There are one or two elements we might still root for. A potentially great actress - something like a steelier Brie Larson - who's had lousy luck with her career choices, Davis gives the action more backbone than it might otherwise have; she's a notable upgrade on the decorous Kristanna Loken of T3. And Hamilton - appreciably lined and lived-in, with a smoker's growl that lends much-needed character to terribly so-so dialogue - really does look as if she's spent the best part of the past 35 years fending off killer robots. Yet the film that's been thrown up around her doesn't possess the wisdom or the dramatic tools to give weight to Sarah Connor's ongoing trauma. Instead, Miller - arriving here after launching Fox's snarky Deadpool franchise - keeps succumbing to a glibness that is the mark of so much of our bigger-budgeted audiovisual content; he's well aware this particular history can and will be rewritten in Terminators VII-through-IX, so in some way none of it really matters.
When asked what she's doing here, Davis's best response is "future shit"; a detour through a roomy border detention centre feels terribly opportunistic, verging on the suspect; by the time Davis is confessing "some man killed my dad over a tin of peaches" and Arnie is lumbering on to share interior decoration tips, we seem to be bordering on the parodic. The crisis facing Hollywood right now is that half of its directors (the Nolan-Snyder-Phillips faction) are taking their pulp way too seriously; the other half are incapable of taking anything seriously at all. Miller, for his part, presides with a dull competence over what feels like a near-final dismantling of the Terminator mythos: if Judgment Day launched the modern event movie, then Dark Fate is no more of an event than taking a cursory nose around a breakers' yard to see what one might get on the cheap. This franchise was once central to the operation of the movie summer season; it seems telling its latest venture should limp out into the greys of October, to be trounced at the box-office by a cruddy Batman spin-off.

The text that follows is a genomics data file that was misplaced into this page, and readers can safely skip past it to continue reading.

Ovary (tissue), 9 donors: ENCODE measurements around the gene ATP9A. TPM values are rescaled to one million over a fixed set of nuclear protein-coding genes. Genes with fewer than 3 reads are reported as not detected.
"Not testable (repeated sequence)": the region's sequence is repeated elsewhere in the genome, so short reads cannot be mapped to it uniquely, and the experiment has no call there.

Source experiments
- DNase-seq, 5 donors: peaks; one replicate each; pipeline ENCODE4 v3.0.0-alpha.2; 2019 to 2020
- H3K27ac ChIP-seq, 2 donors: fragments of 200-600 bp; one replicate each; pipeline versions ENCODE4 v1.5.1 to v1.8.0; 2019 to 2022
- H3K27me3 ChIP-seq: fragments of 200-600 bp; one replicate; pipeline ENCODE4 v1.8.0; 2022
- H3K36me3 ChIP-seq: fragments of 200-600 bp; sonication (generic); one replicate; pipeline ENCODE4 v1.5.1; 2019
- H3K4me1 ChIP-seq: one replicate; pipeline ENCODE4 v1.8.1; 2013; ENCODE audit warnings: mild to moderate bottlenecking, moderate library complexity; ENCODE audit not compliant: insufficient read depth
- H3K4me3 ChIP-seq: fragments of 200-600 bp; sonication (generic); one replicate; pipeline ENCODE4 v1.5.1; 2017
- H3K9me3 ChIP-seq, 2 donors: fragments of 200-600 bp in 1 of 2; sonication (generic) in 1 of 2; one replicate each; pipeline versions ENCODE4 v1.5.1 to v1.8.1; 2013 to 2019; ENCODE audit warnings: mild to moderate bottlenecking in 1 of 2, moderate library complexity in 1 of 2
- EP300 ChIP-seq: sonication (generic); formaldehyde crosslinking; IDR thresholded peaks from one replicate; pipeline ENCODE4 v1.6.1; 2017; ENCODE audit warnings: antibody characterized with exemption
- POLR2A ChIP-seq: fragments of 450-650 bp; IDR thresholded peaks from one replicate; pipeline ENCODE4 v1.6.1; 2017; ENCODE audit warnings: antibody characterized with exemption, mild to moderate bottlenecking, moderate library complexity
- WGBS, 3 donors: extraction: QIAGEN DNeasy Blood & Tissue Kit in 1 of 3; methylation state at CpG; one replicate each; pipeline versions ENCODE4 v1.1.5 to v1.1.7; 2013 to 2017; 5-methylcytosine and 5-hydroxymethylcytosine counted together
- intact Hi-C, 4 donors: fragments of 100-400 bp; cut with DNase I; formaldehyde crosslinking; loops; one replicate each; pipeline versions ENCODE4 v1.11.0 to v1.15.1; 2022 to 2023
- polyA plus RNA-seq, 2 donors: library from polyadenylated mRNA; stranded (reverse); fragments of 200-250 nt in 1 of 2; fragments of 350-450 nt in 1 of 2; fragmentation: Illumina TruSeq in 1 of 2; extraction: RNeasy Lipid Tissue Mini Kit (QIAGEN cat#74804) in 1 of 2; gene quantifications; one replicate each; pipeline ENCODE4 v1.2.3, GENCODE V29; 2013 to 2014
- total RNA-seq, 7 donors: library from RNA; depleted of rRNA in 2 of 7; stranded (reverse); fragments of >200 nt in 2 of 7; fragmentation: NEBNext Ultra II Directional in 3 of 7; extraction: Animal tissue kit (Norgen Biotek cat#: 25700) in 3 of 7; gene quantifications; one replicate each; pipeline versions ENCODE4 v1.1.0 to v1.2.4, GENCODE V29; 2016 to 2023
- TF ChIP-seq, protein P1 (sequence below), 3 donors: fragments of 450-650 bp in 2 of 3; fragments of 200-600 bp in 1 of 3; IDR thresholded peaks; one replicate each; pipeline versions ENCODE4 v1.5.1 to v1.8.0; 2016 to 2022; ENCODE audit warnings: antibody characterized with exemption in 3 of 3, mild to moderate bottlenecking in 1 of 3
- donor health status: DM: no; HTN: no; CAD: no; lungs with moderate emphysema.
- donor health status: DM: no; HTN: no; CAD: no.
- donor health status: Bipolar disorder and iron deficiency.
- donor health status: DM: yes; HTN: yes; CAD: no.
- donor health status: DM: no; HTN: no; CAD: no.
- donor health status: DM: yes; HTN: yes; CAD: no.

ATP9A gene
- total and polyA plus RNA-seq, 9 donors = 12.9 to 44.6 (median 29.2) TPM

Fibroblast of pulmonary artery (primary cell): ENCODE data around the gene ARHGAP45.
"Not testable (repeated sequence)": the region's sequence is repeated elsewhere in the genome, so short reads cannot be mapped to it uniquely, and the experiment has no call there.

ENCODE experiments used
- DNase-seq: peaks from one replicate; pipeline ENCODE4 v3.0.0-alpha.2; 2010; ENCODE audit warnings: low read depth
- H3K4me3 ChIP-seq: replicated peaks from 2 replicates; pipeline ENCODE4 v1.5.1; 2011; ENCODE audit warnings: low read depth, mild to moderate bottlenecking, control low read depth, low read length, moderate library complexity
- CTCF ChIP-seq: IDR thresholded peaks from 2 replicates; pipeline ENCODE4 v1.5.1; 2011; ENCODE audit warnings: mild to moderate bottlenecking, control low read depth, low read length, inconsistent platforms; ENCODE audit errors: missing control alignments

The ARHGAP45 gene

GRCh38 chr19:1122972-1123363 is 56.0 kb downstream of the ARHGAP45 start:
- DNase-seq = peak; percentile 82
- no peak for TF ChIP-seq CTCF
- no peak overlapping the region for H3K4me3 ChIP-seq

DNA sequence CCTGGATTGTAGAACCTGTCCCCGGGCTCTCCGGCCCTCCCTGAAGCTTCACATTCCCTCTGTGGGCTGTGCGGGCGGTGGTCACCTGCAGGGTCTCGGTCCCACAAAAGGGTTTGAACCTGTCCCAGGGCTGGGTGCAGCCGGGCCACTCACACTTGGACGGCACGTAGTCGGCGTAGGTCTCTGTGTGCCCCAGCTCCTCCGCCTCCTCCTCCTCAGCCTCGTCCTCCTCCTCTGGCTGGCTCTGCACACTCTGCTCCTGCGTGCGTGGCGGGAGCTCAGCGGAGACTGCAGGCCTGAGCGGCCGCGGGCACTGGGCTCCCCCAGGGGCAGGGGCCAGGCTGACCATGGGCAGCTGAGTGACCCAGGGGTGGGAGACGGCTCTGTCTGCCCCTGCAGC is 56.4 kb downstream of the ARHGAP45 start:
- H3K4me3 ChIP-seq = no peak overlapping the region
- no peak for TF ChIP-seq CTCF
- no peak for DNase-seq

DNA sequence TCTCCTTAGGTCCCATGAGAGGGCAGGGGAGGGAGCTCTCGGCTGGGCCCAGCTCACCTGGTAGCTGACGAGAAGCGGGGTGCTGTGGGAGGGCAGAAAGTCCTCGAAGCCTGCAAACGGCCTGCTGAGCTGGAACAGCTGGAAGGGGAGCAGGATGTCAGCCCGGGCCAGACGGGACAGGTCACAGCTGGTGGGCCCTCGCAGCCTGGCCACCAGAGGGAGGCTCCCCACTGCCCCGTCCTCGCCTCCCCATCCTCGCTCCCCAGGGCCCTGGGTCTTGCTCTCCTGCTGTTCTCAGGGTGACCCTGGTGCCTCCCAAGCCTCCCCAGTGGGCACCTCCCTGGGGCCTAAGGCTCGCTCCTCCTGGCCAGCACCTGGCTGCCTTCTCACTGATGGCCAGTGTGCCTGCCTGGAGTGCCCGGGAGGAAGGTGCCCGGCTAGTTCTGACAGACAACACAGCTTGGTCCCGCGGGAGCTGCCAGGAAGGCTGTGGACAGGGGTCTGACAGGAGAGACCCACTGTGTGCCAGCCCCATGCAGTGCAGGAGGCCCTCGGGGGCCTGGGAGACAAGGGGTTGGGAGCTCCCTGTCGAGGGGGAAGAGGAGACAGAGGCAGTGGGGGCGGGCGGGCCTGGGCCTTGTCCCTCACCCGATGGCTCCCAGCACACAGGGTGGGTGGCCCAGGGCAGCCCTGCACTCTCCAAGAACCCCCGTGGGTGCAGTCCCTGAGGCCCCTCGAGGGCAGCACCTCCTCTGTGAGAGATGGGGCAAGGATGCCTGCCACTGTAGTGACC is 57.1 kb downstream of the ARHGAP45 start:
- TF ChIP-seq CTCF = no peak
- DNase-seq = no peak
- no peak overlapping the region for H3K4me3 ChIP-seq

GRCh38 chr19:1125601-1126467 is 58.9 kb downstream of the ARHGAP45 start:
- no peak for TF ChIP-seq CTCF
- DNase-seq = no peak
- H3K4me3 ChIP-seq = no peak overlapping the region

Terminator: Dark Fate is now playing in cinemas nationwide.